Glutamine – For Intestinal and Immune Strength


L-glutamine has marked anti-inflammatory and moderate analgesic activity. Indeed, its anti-inflammatory activity is comparable to phenylbutazone! (Agents Actions, 1981, 11:243-249). Glutamine is used at a high metabolic rate by both lymphocytes and macrophages. In fact macrophage phagocytosis is dependent upon glutamine availability. Levels of glutamine are decreased in both muscle and plasma in sepsis, injury, burns, surgery and even endurance exercise, all of which can lead to immune suppression. Added glutamine may increase survival in bacterial infections, even in animals; and glutamine greatly enhances the ability of neutrophils to produce nitric acid as well as to perform their normal phagocytosis activity. . Glutamine infusions have been of considerable use in patients following surgery, radiation, trauma and bone marrow transplantation. (Amino Acids, 1999, 17: 227-241). Other immune enhancing nutrients include omega-3 fatty acids and L-arginine and many others which are to numerous to list here.

Perhaps glutamine's greatest benefit is in assisting intestinal integrity. Even when given parenterally, glutamine prevents deterioration of gut permeability. And given orally, no therapy is as useful as glutamine in leaky gut or intestinal dysbiosis. (Lancet, 1993, 341:1363-1365).Glutamine enhances jejunal absorption of water and electrolytes, even in diarrhea. Equally important, PGE -1 does not decrease this beneficial effect of glutamine. One of glutamine's other great benefits is protection of the stomach and intestines from the damage of non-steroidal drugs. For those individuals who need non-steroidal drugs glutamine supplementation is an essential protectant. And glutamine may be life-saving in hepatic damage from acetaminophen. Of course, I consider acetaminophen one of the world's most dangerous and useless drugs!! Glutamine can be life-saving for patients with Crohn's disease and other inflammatory bowel disorders as well as in irritable bowel syndrome. It may be a particularly good preventative for colon cancer. Interestingly, glutamine is essential for synthesis of glutathione, the major antioxidant in mammalian cells. Glutamine supplementation suppresses mammary carcinogenesis by activating tumor apoptosis (death) in tumor cells. (Breast Cancer Res. Treat., 2004, 88:247-256.) Other studies suggest that glutamine supplementation may be beneficial in all cancer patients. (Ann. Surg, 1993, 218:715-728)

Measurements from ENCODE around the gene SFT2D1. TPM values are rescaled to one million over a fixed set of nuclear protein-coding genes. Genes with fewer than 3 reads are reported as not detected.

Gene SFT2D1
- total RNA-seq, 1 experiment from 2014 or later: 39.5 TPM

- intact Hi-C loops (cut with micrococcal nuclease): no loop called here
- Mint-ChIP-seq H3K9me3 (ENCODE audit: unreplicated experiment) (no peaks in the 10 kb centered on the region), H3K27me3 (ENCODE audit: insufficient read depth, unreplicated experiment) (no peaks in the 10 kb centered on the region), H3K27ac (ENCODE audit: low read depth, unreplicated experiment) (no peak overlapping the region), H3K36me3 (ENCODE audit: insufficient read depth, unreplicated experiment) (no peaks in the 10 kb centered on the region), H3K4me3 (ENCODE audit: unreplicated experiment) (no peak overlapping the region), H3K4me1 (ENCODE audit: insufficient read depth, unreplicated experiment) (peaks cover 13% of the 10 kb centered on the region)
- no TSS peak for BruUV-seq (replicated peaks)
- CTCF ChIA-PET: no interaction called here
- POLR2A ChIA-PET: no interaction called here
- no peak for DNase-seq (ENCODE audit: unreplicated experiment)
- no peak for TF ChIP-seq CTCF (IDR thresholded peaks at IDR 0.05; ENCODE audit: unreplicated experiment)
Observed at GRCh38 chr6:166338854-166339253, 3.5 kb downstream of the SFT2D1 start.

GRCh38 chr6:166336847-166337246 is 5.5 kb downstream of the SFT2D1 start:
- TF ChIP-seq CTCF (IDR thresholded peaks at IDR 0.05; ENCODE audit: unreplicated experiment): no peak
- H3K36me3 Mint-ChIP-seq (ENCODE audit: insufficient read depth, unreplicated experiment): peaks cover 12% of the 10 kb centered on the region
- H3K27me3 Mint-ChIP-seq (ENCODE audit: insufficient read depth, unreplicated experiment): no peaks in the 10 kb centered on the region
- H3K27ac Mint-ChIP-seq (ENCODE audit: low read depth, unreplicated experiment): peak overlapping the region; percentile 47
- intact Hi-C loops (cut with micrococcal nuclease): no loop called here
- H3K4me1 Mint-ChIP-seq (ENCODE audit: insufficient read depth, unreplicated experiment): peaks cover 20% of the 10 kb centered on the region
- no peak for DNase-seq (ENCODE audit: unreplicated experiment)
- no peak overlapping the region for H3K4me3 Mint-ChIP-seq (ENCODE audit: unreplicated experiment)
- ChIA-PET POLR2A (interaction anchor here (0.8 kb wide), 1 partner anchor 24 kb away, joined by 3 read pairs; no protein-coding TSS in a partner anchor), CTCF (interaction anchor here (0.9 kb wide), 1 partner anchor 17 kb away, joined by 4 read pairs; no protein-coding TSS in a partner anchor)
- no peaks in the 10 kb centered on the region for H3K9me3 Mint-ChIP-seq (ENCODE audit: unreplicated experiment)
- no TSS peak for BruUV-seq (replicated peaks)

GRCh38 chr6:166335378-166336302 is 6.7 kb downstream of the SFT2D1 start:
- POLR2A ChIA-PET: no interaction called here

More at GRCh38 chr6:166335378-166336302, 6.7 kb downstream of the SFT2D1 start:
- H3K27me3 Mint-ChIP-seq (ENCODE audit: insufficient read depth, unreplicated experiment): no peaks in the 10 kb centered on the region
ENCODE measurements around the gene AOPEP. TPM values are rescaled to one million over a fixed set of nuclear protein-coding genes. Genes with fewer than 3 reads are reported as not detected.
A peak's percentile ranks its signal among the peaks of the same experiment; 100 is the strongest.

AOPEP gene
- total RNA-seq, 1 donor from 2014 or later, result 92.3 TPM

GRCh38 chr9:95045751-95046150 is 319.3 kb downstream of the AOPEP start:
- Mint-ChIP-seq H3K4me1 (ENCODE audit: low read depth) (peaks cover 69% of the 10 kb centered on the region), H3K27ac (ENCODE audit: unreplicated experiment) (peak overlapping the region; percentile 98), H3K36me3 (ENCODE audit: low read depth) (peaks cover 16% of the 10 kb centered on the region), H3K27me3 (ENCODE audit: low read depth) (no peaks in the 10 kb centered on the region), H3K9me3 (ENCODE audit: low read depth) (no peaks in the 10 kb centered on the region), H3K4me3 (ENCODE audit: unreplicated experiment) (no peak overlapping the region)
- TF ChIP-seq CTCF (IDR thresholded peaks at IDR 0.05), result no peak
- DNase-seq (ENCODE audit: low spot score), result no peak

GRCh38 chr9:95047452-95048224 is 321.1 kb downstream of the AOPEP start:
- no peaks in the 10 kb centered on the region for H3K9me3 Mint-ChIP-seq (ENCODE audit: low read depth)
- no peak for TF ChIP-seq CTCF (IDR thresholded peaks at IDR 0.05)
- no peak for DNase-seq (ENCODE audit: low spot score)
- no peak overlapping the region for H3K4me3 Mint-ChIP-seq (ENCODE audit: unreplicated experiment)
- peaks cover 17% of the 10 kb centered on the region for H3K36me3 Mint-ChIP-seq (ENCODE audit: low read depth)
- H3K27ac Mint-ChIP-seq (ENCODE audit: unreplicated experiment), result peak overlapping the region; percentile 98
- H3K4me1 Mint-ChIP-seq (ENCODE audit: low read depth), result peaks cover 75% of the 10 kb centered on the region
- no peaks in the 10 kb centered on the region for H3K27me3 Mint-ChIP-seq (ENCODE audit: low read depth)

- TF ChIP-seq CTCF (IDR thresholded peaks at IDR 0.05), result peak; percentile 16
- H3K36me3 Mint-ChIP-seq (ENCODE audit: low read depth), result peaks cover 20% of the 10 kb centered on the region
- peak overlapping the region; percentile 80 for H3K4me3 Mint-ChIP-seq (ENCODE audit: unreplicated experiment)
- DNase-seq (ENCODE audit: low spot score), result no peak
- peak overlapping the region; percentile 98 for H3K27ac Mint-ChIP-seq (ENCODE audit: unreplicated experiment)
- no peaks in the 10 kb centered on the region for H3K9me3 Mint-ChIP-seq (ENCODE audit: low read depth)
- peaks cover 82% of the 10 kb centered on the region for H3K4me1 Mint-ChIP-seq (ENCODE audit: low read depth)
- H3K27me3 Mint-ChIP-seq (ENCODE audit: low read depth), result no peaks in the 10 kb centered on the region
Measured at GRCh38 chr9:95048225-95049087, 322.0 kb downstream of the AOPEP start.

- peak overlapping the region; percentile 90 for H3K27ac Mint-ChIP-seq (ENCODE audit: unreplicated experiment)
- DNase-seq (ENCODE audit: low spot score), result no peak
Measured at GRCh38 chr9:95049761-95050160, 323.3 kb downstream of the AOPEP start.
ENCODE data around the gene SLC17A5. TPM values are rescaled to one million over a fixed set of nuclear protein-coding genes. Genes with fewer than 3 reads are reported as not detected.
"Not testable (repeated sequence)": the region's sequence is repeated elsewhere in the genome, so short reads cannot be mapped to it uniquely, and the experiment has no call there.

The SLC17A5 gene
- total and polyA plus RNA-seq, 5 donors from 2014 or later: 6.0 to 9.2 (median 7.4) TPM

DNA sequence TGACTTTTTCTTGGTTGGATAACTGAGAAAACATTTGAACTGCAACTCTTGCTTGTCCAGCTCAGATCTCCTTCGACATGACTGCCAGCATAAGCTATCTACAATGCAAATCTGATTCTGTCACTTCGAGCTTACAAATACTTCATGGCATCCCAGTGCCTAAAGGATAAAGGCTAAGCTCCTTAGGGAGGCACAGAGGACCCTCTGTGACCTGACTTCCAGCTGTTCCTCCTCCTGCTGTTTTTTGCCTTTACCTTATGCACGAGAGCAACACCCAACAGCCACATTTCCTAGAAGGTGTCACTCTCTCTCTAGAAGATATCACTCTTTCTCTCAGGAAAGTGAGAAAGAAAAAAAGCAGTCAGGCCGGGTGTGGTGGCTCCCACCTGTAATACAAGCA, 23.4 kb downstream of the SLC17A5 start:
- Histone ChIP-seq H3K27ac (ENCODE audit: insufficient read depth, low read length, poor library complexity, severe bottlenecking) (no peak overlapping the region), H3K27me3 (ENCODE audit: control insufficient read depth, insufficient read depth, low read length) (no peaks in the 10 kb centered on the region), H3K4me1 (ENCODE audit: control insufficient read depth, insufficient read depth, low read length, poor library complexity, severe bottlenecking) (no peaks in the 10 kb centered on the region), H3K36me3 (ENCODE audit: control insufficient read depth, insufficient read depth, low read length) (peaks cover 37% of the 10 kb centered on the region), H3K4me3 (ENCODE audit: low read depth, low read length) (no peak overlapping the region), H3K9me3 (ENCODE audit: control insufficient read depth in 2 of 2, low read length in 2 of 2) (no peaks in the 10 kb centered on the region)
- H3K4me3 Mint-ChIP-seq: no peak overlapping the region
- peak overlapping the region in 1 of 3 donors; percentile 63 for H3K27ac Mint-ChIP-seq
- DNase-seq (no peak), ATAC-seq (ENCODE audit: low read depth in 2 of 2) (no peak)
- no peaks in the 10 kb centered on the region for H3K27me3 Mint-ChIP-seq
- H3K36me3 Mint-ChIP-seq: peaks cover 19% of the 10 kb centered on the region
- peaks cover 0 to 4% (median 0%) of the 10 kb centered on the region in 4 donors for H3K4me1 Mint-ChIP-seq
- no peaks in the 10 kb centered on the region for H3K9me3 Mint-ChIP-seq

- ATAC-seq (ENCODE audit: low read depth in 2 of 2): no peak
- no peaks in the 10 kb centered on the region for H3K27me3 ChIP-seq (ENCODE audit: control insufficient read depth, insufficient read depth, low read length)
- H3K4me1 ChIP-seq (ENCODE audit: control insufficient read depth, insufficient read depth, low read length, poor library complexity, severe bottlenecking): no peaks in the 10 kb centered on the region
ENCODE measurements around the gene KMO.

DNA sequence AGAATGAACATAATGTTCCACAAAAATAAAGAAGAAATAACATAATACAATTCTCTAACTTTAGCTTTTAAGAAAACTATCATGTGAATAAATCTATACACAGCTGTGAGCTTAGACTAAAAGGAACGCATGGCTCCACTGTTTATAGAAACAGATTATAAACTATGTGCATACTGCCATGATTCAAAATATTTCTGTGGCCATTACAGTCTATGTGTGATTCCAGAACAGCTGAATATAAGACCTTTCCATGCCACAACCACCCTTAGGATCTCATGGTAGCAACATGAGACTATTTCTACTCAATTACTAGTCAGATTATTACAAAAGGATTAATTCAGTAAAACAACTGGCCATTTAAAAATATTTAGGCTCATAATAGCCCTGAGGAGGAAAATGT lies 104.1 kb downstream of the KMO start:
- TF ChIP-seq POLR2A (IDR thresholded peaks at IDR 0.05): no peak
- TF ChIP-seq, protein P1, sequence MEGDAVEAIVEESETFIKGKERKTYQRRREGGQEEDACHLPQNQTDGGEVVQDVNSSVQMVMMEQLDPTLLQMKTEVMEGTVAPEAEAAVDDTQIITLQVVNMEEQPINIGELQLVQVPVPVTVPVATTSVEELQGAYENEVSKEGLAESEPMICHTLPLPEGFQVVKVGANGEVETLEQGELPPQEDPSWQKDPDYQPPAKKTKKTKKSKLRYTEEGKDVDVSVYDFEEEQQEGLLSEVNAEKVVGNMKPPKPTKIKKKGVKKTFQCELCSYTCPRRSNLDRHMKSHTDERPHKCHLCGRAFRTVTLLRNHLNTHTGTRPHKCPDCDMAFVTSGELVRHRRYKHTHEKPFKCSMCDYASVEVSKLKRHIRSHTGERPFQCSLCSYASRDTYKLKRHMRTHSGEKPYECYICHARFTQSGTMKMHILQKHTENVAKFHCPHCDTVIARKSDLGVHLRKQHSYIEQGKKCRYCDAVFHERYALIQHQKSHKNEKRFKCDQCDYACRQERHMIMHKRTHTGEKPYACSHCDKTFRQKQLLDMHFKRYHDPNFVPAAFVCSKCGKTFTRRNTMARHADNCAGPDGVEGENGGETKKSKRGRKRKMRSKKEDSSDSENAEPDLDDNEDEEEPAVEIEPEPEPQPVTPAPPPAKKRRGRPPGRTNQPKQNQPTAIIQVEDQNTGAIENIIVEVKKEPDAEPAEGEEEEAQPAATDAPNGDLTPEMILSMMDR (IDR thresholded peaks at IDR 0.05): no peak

The finding of lower concentrations of glutamate in the motor cortex of older individuals may be due to lower levels of glutamine and is consistent with loss of brain cells. (Neurobiol. Aging, 2005, 26:665-672.) Finally, total ICU and hospital costs are reduced 50% and survival rates increased in critically ill patients given glutamine supplementation. (Nutrition, 1997, 13: 295-302.)

Glutamine powder contains approximately 750 mg in ? teaspoon. Recommended dosage is one teaspoon to one tablespoon three times daily. This should be considered in all individuals with intestinal problems, immune challenges and cancer. Glutamine is minimally sweet tasting and may be taken in water or any liquid.